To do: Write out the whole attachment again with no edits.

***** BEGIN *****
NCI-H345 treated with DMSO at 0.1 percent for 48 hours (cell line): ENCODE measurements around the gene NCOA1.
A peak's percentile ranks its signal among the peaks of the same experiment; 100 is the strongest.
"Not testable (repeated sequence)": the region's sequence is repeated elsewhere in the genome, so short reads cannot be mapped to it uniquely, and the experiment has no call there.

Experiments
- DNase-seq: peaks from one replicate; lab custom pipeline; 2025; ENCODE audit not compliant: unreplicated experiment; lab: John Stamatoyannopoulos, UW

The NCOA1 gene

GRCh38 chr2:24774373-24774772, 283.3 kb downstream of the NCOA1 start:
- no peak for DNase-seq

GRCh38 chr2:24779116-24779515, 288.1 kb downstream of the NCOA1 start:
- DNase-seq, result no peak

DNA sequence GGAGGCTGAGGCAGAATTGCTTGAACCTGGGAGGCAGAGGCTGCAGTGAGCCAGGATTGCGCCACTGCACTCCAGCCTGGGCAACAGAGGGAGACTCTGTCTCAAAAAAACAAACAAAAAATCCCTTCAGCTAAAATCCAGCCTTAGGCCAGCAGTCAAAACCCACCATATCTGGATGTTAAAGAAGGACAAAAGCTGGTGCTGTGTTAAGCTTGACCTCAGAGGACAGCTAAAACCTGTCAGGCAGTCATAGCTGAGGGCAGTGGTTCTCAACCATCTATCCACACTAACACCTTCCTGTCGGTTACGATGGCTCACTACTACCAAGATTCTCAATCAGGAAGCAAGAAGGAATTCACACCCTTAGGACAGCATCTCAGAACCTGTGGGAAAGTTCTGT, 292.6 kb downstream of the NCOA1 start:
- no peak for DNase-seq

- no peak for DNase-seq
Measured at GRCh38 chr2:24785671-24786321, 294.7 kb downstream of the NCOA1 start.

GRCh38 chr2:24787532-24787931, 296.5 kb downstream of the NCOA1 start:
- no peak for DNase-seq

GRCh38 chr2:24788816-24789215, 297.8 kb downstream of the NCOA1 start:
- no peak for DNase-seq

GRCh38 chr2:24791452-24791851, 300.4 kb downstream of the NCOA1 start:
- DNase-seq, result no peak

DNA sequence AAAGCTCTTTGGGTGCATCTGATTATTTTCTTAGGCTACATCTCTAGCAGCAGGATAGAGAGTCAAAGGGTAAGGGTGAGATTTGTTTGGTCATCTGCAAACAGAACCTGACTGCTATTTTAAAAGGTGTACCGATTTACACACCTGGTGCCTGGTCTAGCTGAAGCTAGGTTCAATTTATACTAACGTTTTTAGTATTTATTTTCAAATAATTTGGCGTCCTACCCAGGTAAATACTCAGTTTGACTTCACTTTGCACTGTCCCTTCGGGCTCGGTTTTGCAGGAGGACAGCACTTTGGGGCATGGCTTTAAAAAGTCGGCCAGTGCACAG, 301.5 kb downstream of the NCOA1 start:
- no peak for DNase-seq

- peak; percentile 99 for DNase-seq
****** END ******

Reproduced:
NCI-H345 treated with DMSO at 0.1 percent for 48 hours (cell line): ENCODE measurements around the gene NCOA1.
A peak's percentile ranks its signal among the peaks of the same experiment; 100 is the strongest.
"Not testable (repeated sequence)": the region's sequence is repeated elsewhere in the genome, so short reads cannot be mapped to it uniquely, and the experiment has no call there.

Experiments
- DNase-seq: peaks from one replicate; lab custom pipeline; 2025; ENCODE audit not compliant: unreplicated experiment; lab: John Stamatoyannopoulos, UW

The NCOA1 gene

GRCh38 chr2:24774373-24774772, 283.3 kb downstream of the NCOA1 start:
- no peak for DNase-seq

GRCh38 chr2:24779116-24779515, 288.1 kb downstream of the NCOA1 start:
- DNase-seq, result no peak

DNA sequence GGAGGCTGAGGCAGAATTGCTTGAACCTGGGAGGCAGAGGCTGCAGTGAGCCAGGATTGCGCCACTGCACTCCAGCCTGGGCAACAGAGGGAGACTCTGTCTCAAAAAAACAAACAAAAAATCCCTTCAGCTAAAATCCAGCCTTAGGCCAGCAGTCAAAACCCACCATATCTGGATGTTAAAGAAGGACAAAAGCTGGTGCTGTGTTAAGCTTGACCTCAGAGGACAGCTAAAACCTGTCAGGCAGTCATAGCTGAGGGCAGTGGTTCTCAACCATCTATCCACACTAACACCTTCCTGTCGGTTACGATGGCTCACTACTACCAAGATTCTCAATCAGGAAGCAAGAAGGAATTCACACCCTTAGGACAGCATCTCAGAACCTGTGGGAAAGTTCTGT, 292.6 kb downstream of the NCOA1 start:
- no peak for DNase-seq

- no peak for DNase-seq
Measured at GRCh38 chr2:24785671-24786321, 294.7 kb downstream of the NCOA1 start.

GRCh38 chr2:24787532-24787931, 296.5 kb downstream of the NCOA1 start:
- no peak for DNase-seq

GRCh38 chr2:24788816-24789215, 297.8 kb downstream of the NCOA1 start:
- no peak for DNase-seq

GRCh38 chr2:24791452-24791851, 300.4 kb downstream of the NCOA1 start:
- DNase-seq, result no peak

DNA sequence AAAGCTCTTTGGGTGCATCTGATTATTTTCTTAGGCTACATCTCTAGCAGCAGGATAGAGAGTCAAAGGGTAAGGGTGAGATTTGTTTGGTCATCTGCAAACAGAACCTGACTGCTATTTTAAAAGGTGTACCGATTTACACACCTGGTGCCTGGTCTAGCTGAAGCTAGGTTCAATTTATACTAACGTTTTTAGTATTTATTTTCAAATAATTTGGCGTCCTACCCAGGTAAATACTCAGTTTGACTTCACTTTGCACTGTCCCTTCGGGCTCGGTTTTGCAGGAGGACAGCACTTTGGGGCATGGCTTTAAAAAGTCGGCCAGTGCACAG, 301.5 kb downstream of the NCOA1 start:
- no peak for DNase-seq

- peak; percentile 99 for DNase-seq